About color: It’s a power that ‘directly influences the soul’
Kandinsky wrote the headline above, more or less. When I think of the artist (1866-1944) though, I think of his book “Concerning the Spiritual in Art.” The young Georgia O’Keeffe restlessly awaited the English translation of that book; it finally was published in 1914.
Kandinsky writes about color and form and music and literature. His book had an outsize influence on modern art, and its brilliance shines yet today.
Since antiquity, people have thought and written about color and/or cooked up color systems. Sir Isaac Newton devised the first color wheel; the philosophers Goethe and Wittgenstein wrote about color; the American painter Alfred Munsell developed a system where color was definable and measurable.
Colors are rooted in science but also in ideas and sociocultural constructs.
The color green
The Western world’s bestknown living painter, former Anglo-Angeleno (and now resident of France) David Hockney, writes in defense of olive green: “I don’t believe there are ‘off-putting’ colors.”
And neither does the English writer Kassia St. Clair, author of the delightfully writ-
ten and beautifully designed book, “The Secret Lives of Color” (2017, Penguin Books).
St. Clair’s book, though, deals less with the spiritual and more with the corporeal.
To wit, the color mummy. Here is St. Clair’s first full paragraph on the origins of the color:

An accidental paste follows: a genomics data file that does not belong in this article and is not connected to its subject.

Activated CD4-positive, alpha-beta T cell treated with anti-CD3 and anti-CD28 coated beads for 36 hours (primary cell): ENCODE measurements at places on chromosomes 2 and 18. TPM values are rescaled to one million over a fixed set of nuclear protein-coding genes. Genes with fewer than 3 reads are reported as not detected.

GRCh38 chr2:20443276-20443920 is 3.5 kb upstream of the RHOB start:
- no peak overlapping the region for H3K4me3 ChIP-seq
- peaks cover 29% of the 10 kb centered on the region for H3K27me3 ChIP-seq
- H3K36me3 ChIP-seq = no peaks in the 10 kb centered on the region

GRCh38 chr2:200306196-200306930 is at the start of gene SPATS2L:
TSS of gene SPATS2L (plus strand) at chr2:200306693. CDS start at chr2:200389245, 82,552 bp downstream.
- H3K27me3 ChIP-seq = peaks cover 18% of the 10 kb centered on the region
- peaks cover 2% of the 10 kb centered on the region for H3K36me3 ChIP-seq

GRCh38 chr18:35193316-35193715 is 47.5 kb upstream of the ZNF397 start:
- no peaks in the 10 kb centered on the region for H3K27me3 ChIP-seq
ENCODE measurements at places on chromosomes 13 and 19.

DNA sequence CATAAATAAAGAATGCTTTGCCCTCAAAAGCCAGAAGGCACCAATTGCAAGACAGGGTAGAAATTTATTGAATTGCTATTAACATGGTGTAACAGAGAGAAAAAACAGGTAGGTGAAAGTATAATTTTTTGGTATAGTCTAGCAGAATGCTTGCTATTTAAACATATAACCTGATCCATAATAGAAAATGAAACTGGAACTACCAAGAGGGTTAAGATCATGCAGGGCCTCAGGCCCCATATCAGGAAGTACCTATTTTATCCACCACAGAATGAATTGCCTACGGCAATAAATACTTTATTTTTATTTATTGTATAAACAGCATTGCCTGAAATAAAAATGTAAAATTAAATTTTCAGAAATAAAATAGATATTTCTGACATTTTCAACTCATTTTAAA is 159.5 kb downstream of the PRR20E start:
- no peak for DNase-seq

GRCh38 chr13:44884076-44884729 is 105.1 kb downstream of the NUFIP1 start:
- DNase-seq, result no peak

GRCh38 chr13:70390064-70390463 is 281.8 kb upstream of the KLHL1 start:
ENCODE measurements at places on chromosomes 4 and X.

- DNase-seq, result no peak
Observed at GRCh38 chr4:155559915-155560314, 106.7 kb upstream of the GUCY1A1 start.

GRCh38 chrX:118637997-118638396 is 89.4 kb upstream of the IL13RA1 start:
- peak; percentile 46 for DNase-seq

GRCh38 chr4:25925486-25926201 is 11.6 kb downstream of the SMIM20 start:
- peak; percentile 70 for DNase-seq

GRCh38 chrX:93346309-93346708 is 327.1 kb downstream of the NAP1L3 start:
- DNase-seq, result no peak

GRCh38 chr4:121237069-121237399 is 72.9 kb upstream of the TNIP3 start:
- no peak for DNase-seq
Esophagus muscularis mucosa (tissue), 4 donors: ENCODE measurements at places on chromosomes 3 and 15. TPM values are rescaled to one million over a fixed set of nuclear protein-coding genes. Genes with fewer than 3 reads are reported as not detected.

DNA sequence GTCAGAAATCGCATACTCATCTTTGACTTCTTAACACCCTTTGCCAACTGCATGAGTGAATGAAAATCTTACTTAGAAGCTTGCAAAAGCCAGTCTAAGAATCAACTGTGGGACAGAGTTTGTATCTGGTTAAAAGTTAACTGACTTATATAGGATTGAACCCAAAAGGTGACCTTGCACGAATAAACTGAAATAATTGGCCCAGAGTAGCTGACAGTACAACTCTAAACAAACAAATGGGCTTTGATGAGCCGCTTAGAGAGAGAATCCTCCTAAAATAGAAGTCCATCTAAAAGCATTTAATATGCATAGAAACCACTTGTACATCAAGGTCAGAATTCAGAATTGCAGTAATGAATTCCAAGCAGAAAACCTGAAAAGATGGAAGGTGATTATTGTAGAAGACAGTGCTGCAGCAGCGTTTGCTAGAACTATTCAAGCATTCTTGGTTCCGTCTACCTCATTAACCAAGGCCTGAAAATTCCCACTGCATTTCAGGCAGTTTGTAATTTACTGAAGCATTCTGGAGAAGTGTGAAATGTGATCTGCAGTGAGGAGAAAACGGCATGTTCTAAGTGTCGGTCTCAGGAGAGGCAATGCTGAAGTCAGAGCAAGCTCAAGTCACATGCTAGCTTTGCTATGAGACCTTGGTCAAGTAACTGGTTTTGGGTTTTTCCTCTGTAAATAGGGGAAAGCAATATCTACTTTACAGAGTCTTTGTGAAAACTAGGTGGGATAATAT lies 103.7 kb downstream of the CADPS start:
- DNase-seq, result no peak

“On July 30, 1904, [color manufacturers] O’Hara and Hoar placed an unusual advertisement in the Daily Mail. What they wanted — ‘at a suitable price’ — was an Egyptian mummy. ‘It may appear strange to you,’ the notice read, ‘but we require our mummy for making color.’ Then, to stave off any pricks of public conscience, they continued: ‘Surely a 2,000-year-old mummy of an Egyptian monarch may be used for adorning a noble fresco in Westminster Hall or elsewhere without giving offense to the ghost of the departed gentleman or his descendants.’”
This book is catnip. (Catnip is grayish-green. Using two points
of reference in St. Clair’s book, it might be a cross between celadon and avocado flesh.)
St. Clair’s book is the story of 75 “shades” that have intrigued her the most. Just a little reading in the morning can set one up for delight and wonder for the day. (But tackling her bibliography may take a decade.) Reds
Take the reds, as examples: scarlet, cochineal, vermilion, rosso corsa, hematite, madder, dragon’s blood.
On February 8, 1587, just before Mary, Queen of Scots was executed, she removed her dun-colored outer dress to reveal a “bright scarlet undergown.” To her supporters, the scarlet represented her
Catholic faith; to her enemies, it meant she was a scarlet woman.
The subject of color
The subject of color in reality, history and folklore is never-ending.
Kandinsky writes, “Orange is like a man convinced of his own powers.”
St. Clair’s orange choices: Dutch orange, saffron, amber, ginger, minium, nude.
Minium! It was lead tetroxide. It was used in the delicate labor of illuminated manuscripts in the 14th century near where Armenia is now. “First,” St. Clair writes, “scribes would have copied the text, carefully leaving space for the paintings, and then a team of artists would have begun their work. If the team that worked on the volume was large enough, it would have been the sole responsibility of one person to add the capitals, headings, and pilcrows (¶) in a particular shade of orange-red so bright that they leapt off the page.